Yes. Tharamu [interpreter] said, “Come to [hospital] quickly”. Tharamu [doctors] did not tell us anything. They just said, “You can keep [the shrapnel in her eye] like this and you always have to clean it. We cannot take out the shrapnel”.

How many days ago did you come back [from hospital]?

There is almost two weeks [since we came back].

Do you have any other more information that you want to add or do you want to give us any suggestions?

No. 

You do not have any other information to tell us so I would like to thank you for giving us information about what happened during the fighting in your village. Thank you very much. Do you have any problem regarding livelihood issue in your village?

There is no problem. We are only afraid that the guns will fire [the fighting will happen] so we are travelling in fear. 

Your living location [situation] is going well right?

Yes. 

Thank you sister, for informing and telling us what is happening here [in your village].

Thank you very much.

 

Footnotes

[1] KHRG trains community members in southeastern Burma/Myanmar to document individual human rights abuses using a standardised reporting format; conduct interviews with other villagers; and write general updates on the situation in areas with which they are familiar. When conducting interviews, community members are trained to use loose question guidelines, but also to encourage interviewees to speak freely about recent events, raise issues that they consider to be important and share their opinions or perspectives on abuse and other local dynamics.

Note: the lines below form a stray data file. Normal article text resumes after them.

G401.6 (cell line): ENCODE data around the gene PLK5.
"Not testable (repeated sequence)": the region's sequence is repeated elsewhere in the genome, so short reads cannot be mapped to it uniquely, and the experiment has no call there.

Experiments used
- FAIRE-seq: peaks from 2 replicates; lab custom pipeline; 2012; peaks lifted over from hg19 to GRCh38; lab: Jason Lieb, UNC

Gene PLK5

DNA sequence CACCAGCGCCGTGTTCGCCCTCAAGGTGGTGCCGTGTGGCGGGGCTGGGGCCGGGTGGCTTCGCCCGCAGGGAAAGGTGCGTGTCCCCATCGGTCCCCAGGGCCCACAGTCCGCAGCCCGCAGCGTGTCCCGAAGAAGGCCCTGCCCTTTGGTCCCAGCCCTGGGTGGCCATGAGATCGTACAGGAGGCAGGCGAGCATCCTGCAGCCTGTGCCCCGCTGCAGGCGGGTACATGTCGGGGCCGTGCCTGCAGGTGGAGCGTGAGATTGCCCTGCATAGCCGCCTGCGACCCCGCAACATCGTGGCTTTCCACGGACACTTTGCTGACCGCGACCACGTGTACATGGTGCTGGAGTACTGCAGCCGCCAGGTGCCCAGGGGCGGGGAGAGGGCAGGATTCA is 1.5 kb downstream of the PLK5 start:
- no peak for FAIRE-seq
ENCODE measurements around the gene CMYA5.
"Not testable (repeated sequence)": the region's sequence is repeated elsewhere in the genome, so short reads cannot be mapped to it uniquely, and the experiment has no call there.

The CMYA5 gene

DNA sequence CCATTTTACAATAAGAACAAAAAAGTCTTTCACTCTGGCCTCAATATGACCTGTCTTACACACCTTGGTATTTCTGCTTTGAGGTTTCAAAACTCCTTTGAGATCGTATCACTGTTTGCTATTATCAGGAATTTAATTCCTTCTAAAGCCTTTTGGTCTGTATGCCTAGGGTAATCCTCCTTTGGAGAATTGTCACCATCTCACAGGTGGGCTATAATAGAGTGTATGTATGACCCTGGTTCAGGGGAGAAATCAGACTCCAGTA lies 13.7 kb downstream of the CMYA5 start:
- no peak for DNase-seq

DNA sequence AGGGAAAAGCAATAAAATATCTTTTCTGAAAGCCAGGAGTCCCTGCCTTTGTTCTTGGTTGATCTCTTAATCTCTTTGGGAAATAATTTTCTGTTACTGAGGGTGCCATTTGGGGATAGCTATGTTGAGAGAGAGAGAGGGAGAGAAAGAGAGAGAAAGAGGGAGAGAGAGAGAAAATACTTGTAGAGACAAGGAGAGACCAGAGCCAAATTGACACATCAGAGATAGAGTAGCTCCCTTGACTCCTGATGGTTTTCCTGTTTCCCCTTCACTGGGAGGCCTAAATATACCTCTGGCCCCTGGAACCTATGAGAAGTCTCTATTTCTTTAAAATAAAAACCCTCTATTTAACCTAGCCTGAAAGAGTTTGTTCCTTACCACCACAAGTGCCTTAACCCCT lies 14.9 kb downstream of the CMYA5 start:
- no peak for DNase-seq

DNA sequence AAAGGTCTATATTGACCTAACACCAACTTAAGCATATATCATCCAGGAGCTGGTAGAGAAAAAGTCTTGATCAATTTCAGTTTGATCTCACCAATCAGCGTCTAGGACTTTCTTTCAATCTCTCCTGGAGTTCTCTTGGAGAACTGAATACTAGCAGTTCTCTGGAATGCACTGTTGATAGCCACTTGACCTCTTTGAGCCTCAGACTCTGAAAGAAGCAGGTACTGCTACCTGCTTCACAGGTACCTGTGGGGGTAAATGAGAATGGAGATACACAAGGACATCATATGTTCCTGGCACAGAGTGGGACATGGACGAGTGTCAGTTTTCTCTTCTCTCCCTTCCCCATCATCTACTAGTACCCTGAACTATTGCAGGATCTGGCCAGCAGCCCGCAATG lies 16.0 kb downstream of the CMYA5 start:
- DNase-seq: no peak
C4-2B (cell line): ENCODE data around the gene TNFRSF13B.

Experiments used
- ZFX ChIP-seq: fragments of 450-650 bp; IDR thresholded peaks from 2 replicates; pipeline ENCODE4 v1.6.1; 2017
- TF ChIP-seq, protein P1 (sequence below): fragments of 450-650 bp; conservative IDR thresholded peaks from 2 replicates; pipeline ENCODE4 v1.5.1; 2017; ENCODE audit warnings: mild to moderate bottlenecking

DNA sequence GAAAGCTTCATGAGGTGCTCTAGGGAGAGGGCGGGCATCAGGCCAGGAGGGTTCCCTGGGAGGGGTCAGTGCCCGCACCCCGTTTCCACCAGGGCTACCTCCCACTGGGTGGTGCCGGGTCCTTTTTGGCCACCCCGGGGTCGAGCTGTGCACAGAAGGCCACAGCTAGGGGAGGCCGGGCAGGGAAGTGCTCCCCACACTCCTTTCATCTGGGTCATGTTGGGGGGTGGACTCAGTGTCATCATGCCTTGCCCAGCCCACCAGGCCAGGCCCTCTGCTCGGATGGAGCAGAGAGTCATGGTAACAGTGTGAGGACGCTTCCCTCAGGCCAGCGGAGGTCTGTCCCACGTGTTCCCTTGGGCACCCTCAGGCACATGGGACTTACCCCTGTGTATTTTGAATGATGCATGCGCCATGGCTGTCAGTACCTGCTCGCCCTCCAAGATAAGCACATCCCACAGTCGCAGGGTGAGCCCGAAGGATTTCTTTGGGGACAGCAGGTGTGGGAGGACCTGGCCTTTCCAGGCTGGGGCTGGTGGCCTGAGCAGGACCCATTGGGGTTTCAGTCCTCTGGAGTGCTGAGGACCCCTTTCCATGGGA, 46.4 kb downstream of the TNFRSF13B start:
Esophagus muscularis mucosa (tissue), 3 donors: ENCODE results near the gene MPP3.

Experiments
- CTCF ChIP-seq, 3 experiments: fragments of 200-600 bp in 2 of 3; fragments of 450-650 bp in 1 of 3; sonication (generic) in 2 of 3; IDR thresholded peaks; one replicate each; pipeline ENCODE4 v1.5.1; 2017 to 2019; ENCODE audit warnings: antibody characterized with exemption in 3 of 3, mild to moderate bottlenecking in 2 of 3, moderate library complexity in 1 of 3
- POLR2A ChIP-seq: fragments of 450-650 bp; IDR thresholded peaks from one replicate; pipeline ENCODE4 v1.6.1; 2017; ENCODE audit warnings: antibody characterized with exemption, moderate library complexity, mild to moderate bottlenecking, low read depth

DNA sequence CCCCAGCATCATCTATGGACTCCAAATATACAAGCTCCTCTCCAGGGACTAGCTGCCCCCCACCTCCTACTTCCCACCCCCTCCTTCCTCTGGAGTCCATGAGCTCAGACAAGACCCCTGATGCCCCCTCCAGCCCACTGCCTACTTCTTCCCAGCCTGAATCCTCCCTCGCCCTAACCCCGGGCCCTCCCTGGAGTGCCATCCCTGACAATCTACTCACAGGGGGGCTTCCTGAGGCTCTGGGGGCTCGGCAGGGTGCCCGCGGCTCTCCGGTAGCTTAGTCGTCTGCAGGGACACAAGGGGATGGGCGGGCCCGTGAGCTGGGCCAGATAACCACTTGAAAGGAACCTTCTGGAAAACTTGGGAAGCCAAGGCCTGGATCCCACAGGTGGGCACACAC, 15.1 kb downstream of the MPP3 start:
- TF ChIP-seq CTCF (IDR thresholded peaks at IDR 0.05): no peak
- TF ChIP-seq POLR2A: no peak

[2] In order to increase the transparency of KHRG methodology and more directly communicate the experiences and perspectives of villagers in southeastern Burma/Myanmar, KHRG aims to make all field information received available on the KHRG website once it has been processed and translated, subject only to security considerations. For additional reports categorised by Type, Issue, Location and Year, please see the Related Readings component following each report on KHRG’s website.

[3] Na Ma Kya is a Burmese phrase which directly translates as ‘Deaf Ear’. Na Ma Kya in this context refers to the name of a Democratic Karen Benevolent Army (DKBA) splinter group based in Kawkareik Township, Dooplaya District. According to local villagers, this group often acts with impunity, ignoring both the local people’s input as well as the higher DKBA authorities’ orders. Commander Kyaw Moh, well known as Na Ma Kya, who was leading this splinter group, was killed by one of BGF Commander Bo Tin Win’s mahouts on August 29th 2016. According to unpublished KHRG information from Kawkariek Township in Dooplaya District the circumstances surrounding his death remained unconfirmed. For more information see DKBA Splinter Group Confirms Leader’s Death, August 31st 2016, The Irrawaddy; ဗုိလ္နားမၾကားက ဆင္ထိန္းမ်ားကို ျပန္ေပးဆြဲျခင္းမဟုတ္ဟု ဒီေကဘီေအျငင္းဆုိ,September 2nd 2016, Democratic Voice Of Burma.

[4] Thara (male) or tharamu (female) is a Karen term used for any teacher, pastor, or any person to whom one wishes to show respect. In this report it refers to a Christian leader.

[5] Thara (teacher) brother is used here to show a level of respect from the mother towards the translator.

[6] In Burma/Myanmar it is common for armed groups to request or demand to stay at villagers’ houses whilst they are travelling or fighting.

[7] This is a title that people in Burma may use to call people who are the same age as their children and does not imply a direct familial relationship.

[8] All conversion estimates for the kyat in this report are based on the November 17th 2016 official market rate of 1295 kyat to US $1.